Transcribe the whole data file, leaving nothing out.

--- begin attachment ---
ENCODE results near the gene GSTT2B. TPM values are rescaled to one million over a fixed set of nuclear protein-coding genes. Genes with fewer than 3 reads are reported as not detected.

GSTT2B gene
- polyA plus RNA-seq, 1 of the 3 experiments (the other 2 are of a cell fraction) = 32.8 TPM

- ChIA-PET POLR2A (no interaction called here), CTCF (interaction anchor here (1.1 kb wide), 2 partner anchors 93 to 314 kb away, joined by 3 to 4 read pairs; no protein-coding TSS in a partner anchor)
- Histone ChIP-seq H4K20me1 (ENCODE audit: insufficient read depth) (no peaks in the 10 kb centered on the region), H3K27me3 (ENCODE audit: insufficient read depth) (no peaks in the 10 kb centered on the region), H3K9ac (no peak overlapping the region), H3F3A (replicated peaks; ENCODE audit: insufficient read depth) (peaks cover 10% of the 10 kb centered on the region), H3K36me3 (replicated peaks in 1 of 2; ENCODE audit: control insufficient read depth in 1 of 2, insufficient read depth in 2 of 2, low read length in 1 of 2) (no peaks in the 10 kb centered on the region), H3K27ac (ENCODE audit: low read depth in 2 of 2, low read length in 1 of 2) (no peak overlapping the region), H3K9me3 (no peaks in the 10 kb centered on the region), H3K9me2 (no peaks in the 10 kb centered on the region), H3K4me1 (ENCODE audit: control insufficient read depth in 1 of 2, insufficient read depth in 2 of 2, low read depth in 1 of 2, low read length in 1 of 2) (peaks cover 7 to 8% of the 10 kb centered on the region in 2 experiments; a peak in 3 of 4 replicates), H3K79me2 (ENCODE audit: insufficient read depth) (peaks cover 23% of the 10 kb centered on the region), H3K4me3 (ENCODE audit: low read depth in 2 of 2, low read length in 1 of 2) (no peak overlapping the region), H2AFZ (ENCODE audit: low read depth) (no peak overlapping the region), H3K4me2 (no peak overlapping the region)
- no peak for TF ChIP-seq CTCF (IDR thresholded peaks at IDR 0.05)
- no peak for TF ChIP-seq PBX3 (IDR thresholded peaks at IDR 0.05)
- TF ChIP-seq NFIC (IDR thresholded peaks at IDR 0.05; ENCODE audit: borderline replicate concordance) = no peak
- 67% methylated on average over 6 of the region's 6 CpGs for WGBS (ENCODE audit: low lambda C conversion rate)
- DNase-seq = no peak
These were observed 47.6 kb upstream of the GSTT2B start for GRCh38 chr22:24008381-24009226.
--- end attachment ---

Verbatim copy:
ENCODE results near the gene GSTT2B. TPM values are rescaled to one million over a fixed set of nuclear protein-coding genes. Genes with fewer than 3 reads are reported as not detected.

GSTT2B gene
- polyA plus RNA-seq, 1 of the 3 experiments (the other 2 are of a cell fraction) = 32.8 TPM

- ChIA-PET POLR2A (no interaction called here), CTCF (interaction anchor here (1.1 kb wide), 2 partner anchors 93 to 314 kb away, joined by 3 to 4 read pairs; no protein-coding TSS in a partner anchor)
- Histone ChIP-seq H4K20me1 (ENCODE audit: insufficient read depth) (no peaks in the 10 kb centered on the region), H3K27me3 (ENCODE audit: insufficient read depth) (no peaks in the 10 kb centered on the region), H3K9ac (no peak overlapping the region), H3F3A (replicated peaks; ENCODE audit: insufficient read depth) (peaks cover 10% of the 10 kb centered on the region), H3K36me3 (replicated peaks in 1 of 2; ENCODE audit: control insufficient read depth in 1 of 2, insufficient read depth in 2 of 2, low read length in 1 of 2) (no peaks in the 10 kb centered on the region), H3K27ac (ENCODE audit: low read depth in 2 of 2, low read length in 1 of 2) (no peak overlapping the region), H3K9me3 (no peaks in the 10 kb centered on the region), H3K9me2 (no peaks in the 10 kb centered on the region), H3K4me1 (ENCODE audit: control insufficient read depth in 1 of 2, insufficient read depth in 2 of 2, low read depth in 1 of 2, low read length in 1 of 2) (peaks cover 7 to 8% of the 10 kb centered on the region in 2 experiments; a peak in 3 of 4 replicates), H3K79me2 (ENCODE audit: insufficient read depth) (peaks cover 23% of the 10 kb centered on the region), H3K4me3 (ENCODE audit: low read depth in 2 of 2, low read length in 1 of 2) (no peak overlapping the region), H2AFZ (ENCODE audit: low read depth) (no peak overlapping the region), H3K4me2 (no peak overlapping the region)
- no peak for TF ChIP-seq CTCF (IDR thresholded peaks at IDR 0.05)
- no peak for TF ChIP-seq PBX3 (IDR thresholded peaks at IDR 0.05)
- TF ChIP-seq NFIC (IDR thresholded peaks at IDR 0.05; ENCODE audit: borderline replicate concordance) = no peak
- 67% methylated on average over 6 of the region's 6 CpGs for WGBS (ENCODE audit: low lambda C conversion rate)
- DNase-seq = no peak
These were observed 47.6 kb upstream of the GSTT2B start for GRCh38 chr22:24008381-24009226.